Screen Shot 2020-06-13 at 5.38.30 PM

Available funds for technology could give students laptops with software that has CareerCenter opportunities installed for parents to access

By Ramona du Houx

April 5th, 2009

With computer skills a must in the new economy, the sooner students are at home with the technology the better they will be positioned for the job market and further educational opportunities.

Governor Baldacci’s proposal to expand laptops for students in grades 7 to 12, announced in his State of the State address, was positively received in the Education Committee.

A major selling point: the funds are available. Money already allocated in a school technology fund would be targeted towards funding the laptop expansion program.

Almost 43,000 seventh- and eighth-graders and their teachers are now part of the state’s laptop program.

Currently Maine spends $289 per laptop per year, which includes an Apple computer, software, tech support, wireless, repairs, training for teachers, and other services. Maine’s local education funding formula allocates $275 a year per high school student for instructional technology.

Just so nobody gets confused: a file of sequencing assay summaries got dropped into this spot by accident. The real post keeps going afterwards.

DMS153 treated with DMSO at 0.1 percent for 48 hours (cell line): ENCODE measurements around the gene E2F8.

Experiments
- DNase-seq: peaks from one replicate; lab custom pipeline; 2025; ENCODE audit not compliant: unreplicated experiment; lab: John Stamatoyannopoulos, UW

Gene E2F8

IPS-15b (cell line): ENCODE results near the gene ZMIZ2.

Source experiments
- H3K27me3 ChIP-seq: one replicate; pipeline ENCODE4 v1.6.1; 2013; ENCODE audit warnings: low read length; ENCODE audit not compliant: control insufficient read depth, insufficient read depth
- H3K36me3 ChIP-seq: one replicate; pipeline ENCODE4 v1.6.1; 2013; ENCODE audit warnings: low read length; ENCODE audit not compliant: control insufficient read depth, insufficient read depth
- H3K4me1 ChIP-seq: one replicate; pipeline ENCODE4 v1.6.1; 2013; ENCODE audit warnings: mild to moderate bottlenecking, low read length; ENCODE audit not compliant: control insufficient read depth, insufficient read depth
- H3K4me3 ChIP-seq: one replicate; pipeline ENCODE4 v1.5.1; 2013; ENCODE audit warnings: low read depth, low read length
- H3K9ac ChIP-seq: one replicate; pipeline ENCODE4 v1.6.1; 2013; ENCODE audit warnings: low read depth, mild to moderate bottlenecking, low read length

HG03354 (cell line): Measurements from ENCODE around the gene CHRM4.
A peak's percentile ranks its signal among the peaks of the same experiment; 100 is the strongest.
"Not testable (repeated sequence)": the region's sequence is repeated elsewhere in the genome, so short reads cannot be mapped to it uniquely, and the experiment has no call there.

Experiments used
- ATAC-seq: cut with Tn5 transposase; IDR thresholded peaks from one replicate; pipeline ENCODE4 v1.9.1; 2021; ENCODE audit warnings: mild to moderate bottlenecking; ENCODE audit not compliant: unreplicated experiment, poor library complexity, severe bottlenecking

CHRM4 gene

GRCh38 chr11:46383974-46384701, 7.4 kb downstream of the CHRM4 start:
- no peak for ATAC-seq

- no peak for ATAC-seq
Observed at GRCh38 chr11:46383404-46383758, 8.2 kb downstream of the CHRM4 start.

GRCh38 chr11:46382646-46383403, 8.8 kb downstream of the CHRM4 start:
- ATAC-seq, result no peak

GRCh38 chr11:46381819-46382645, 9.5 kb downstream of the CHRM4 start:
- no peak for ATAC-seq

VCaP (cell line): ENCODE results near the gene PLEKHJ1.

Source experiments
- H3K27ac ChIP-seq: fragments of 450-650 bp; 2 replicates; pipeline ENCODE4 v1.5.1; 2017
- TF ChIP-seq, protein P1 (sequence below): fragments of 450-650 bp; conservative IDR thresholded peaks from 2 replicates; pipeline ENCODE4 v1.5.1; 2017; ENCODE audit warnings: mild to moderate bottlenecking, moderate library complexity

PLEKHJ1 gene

The commissioner of education, Sue Gendron, negotiated a deal with Apple for $242 per laptop for 100,000 machines, making the program possible. Essentially, instead of schools getting that $275 per year, per pupil, for targeted-tech funds, students will get a laptop and all the services.

The Department of Labor would work with the Department of Education to preload the Apples with software that would enable the computers to access Maine’s online CareerCenter offerings. So parents affected by the recession could use the laptops to help their situation.